NFC North: Solomon Elimimian

The steady stream of NFC North roster reductions began Friday with five cuts from the Green Bay Packers. Moves will continue until Monday afternoon, when all teams must reach the 75-man limit, and I'll do my best to keep you up to speed on the goings (and perhaps a few comings).

Saturday afternoon, the Minnesota Vikings cleared 15 players from their roster. The full list can be found on the team's website, and there are no surprises. The biggest names were linebacker Solomon Elimimian, once a star in the CFL, and running back Derrick Coleman.

As you might recall, we noted in April that Coleman had a successful career at UCLA despite severe hearing impairments that require him to read lips in the huddle.

We'll keep you updated throughout the weekend, as teams announce their moves and/or we learn about them elsewhere.
We're Black and Blue All Over:

Former NFL defensive tackle Warren Sapp piled on Tuesday to the season-long criticism of Detroit Lions defensive tackle Ndamukong Suh during a media session at the site of Super Bowl XLVI, wondering "what universe" Suh is living in after minimizing his culpability in various interviews. (Anwar S. Richardson of has more.)

But what I found far more interesting was Sapp's analysis of Suh's performance on the field, which dipped significantly in 2011 from a statistical standpoint. As Chris McCosky of the Detroit News points out, Sapp wonders if the offseason surgery Suh had last season on his shoulder sapped some strength and exposed his lack of technique in the pass rush.

"He plays such a power game," Sapp said, "just grabbing people and slinging them out of the way. He had rotator cuff surgery. I had one on each shoulder and I know what that's like."

Sapp added: "From his first year to his second year, he hasn't worked on anything. We're looking at the same guy rushing in the same fashion as he did when he first got into the league. You can get away with that at first because they haven't seen you. But that second year, you've got to come show me something, son. He came with that same bull rush."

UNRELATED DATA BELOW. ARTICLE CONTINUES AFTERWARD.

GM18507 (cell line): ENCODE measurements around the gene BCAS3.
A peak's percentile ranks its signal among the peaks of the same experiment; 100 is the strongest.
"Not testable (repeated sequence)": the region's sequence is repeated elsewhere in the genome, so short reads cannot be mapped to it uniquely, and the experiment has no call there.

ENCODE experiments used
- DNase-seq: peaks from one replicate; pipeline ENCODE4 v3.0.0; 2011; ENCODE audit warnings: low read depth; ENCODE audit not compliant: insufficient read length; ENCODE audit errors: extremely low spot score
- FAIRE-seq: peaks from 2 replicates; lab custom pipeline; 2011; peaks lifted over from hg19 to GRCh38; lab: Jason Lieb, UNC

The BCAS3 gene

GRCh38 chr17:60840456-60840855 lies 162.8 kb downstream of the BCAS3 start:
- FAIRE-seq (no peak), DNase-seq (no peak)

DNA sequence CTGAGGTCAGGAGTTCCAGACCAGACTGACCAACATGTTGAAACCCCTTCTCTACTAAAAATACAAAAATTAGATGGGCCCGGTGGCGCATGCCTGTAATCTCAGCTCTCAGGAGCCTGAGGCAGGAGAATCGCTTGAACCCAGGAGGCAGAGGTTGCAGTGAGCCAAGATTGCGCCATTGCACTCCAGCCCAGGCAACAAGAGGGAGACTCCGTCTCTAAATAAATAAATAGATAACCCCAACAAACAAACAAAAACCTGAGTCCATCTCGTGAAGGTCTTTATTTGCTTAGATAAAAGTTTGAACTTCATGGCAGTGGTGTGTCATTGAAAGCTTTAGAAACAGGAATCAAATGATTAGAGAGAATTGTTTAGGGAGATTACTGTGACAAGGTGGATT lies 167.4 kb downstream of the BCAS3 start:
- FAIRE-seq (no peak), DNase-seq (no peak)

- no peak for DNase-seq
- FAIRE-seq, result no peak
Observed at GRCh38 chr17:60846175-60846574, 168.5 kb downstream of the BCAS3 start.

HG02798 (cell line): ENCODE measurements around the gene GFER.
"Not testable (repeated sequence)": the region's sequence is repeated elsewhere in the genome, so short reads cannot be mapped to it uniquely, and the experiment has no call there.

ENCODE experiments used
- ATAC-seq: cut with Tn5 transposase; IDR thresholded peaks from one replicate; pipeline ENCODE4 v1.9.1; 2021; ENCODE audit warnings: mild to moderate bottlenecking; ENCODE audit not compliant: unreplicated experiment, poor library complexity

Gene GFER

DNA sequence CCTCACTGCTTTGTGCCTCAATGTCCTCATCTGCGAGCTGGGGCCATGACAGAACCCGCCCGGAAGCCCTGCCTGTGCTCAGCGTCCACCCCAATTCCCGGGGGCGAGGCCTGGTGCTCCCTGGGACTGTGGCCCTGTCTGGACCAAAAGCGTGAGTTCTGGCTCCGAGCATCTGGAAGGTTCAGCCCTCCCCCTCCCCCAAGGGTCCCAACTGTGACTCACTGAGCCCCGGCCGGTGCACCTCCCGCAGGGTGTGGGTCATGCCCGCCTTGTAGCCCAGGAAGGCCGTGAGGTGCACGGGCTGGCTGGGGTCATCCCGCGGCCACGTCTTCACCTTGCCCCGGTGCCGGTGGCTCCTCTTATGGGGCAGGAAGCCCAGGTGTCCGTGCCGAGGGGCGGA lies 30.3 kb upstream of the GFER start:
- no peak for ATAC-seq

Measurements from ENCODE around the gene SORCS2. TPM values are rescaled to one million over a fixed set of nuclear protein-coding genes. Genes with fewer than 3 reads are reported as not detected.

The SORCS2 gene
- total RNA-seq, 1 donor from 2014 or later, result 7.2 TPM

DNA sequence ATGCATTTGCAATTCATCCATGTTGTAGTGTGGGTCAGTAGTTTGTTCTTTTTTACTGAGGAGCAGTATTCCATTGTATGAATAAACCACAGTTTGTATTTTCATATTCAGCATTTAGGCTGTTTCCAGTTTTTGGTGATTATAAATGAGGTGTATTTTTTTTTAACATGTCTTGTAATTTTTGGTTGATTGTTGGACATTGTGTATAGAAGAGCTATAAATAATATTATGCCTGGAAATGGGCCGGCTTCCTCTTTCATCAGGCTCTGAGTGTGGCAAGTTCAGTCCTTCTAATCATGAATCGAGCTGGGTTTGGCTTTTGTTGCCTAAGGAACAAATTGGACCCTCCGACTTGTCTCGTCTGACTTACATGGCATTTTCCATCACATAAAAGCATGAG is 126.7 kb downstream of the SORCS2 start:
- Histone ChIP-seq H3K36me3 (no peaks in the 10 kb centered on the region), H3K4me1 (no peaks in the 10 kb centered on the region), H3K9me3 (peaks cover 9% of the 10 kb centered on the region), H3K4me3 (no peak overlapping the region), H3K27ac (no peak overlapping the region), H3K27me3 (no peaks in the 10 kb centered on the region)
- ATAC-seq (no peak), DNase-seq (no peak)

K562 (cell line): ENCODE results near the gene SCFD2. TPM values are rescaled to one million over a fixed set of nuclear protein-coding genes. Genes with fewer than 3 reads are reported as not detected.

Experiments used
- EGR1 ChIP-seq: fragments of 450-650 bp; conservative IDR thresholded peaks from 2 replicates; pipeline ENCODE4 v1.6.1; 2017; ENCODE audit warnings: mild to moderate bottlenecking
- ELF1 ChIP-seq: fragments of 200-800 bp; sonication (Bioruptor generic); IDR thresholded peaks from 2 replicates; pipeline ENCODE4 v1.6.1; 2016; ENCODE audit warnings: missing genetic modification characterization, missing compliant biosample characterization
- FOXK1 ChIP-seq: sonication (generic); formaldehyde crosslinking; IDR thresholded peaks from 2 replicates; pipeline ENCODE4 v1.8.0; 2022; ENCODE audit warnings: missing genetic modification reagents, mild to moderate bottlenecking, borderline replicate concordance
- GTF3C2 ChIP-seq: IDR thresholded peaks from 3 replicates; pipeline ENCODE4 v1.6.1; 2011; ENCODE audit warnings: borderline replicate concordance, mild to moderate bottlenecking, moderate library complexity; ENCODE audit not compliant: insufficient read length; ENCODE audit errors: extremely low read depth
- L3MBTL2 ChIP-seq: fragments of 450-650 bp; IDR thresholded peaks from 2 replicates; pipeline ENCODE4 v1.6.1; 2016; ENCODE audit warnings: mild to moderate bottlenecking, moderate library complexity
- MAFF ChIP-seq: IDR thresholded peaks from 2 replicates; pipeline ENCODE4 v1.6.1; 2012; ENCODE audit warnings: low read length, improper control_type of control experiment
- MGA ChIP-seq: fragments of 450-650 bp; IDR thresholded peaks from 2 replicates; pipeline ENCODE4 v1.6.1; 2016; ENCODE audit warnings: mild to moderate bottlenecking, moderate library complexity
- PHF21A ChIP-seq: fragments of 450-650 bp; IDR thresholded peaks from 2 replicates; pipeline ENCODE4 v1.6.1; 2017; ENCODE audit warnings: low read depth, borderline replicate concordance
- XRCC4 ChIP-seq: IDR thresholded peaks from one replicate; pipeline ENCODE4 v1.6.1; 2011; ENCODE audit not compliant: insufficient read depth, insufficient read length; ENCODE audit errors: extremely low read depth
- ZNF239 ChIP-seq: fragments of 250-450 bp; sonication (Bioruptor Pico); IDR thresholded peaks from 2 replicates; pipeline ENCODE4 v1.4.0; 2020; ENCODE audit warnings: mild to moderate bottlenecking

As we've said many times, the best way for Suh to overcome criticism of his style is to be an elite producer on the field. Sapp's insight on that issue is not to be ignored.

Continuing around the NFC North:
  • Lions defensive end Cliff Avril during a radio interview, via the Detroit Free Press: "[I] would love to be a Lion, I'd love to be in Detroit. I've been here four years, I see how good the team can be, and I'd like to be a part of it. But it's also a business. Like I said, I think it will play itself out and hopefully I'm here."
  • Green Bay Packers quarterback Aaron Rodgers reiterated on his ESPN 540 radio show that he hopes quarterbacks coach Tom Clements stays with the team in some capacity in 2012. Jason Wilde of explains.
  • Kareem Copeland of the Green Bay Press-Gazette checks in with former Packers offensive lineman Nick McDonald, who caught on this season with the New England Patriots.
  • New York Giants receiver Hakeem Nicks remains "baffled" by how the Packers defended him on a Hail Mary touchdown pass two weeks ago at Lambeau Field, according to Tom Silverstein of the Milwaukee Journal Sentinel.
  • Tom Pelissero of grades the Minnesota Vikings' offense.
  • Minnesota leaders are confident that the legalization of electronic pulltabs in bars could generate $72 million annually, more than enough to fund the state's share of a new Vikings stadium, according to the Star Tribune.
  • The Vikings signed linebacker Solomon Elimimian, who was named the hardest hitter of last season in the CFL, notes Mark Craig of the Star Tribune.
  • Former Chicago Bears defensive end Mark Anderson has thrived in the Patriots' 3-4 defense, writes Jeff Dickerson of
  • New Bears general manager Phil Emery will bring a different philosophy of scouting to the franchise, notes Michael C. Wright of
  • Giants defensive coordinator Perry Fewell on why he turned down a similar job with the Bears in 2010, via Sean Jensen of the Chicago Sun-Times: "I love Lovie Smith and enjoyed my time in Chicago. [but] I knew that was Coach Smith's defense. He is an excellent defensive coach and I just thought that at the time, I probably needed to step out on my own and run my own defense. It was always going to be coach Smith's defense and if I was going to make my mark in coaching I had to do it Perry Fewell's way, and that was one of the main reasons I came to New York."